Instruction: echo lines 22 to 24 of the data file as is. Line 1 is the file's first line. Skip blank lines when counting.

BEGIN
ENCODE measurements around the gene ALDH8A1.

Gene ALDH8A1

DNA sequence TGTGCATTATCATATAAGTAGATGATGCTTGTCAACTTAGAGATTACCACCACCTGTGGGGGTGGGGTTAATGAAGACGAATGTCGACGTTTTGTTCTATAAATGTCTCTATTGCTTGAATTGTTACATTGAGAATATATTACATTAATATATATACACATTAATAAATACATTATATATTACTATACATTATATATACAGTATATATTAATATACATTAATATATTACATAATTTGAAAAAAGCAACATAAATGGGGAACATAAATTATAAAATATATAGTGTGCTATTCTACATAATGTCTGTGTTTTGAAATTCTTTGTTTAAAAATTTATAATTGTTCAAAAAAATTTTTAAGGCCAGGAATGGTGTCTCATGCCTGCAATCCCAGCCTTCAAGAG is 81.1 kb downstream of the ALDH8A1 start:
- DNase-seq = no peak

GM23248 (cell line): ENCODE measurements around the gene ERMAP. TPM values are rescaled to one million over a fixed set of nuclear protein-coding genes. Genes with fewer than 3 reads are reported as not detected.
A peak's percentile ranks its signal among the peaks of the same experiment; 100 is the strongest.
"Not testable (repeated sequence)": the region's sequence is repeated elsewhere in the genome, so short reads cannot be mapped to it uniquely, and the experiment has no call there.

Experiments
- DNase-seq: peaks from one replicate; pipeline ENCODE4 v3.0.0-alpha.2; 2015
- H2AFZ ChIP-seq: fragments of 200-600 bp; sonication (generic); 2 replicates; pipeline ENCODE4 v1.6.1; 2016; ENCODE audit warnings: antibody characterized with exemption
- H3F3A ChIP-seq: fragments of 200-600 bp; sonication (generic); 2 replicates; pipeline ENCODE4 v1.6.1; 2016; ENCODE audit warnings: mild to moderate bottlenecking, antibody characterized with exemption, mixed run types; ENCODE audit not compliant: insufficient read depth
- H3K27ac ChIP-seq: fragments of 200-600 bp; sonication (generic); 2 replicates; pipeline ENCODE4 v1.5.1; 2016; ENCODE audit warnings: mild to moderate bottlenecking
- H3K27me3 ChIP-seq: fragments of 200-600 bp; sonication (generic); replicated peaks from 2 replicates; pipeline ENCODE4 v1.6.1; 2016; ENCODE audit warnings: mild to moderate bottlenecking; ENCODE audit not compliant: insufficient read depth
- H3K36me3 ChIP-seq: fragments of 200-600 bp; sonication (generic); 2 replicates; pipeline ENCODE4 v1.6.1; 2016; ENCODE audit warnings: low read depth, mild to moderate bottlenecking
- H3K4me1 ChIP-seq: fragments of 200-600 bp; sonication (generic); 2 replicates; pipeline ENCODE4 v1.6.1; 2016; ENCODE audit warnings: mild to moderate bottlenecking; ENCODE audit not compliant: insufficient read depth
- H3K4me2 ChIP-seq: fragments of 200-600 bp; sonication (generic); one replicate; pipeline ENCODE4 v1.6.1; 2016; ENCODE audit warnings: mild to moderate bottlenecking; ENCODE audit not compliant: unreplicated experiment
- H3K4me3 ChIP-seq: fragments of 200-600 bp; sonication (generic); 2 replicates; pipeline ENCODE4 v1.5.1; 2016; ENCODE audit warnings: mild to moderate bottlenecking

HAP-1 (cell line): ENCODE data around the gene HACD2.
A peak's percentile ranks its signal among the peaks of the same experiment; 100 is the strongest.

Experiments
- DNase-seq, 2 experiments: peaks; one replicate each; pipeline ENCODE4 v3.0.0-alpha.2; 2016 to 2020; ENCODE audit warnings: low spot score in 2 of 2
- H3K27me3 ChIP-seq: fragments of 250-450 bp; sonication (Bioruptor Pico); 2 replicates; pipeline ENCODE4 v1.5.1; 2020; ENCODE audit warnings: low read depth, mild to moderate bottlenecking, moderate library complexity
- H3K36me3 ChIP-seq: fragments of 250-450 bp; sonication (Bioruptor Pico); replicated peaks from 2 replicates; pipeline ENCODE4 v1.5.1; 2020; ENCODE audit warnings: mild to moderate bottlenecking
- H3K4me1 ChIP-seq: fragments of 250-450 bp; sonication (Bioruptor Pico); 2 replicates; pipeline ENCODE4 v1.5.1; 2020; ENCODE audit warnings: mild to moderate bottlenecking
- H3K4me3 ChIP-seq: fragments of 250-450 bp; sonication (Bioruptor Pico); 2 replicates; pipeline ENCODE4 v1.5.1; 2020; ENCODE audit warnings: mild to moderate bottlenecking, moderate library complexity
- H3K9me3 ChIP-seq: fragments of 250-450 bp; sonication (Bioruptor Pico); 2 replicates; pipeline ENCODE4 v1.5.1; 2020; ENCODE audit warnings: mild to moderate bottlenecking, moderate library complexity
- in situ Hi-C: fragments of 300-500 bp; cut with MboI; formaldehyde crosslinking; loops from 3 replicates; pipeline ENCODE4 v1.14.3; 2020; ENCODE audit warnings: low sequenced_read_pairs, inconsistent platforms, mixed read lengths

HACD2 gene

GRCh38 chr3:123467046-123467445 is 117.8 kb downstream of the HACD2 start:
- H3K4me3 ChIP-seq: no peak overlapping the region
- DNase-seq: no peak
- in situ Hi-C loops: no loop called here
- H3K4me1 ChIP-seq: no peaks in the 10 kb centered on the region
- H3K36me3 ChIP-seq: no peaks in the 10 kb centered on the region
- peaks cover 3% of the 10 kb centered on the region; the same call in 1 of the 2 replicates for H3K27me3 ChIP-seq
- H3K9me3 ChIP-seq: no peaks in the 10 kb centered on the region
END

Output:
- H3K27me3 ChIP-seq: fragments of 250-450 bp; sonication (Bioruptor Pico); 2 replicates; pipeline ENCODE4 v1.5.1; 2020; ENCODE audit warnings: low read depth, mild to moderate bottlenecking, moderate library complexity
- H3K36me3 ChIP-seq: fragments of 250-450 bp; sonication (Bioruptor Pico); replicated peaks from 2 replicates; pipeline ENCODE4 v1.5.1; 2020; ENCODE audit warnings: mild to moderate bottlenecking
- H3K4me1 ChIP-seq: fragments of 250-450 bp; sonication (Bioruptor Pico); 2 replicates; pipeline ENCODE4 v1.5.1; 2020; ENCODE audit warnings: mild to moderate bottlenecking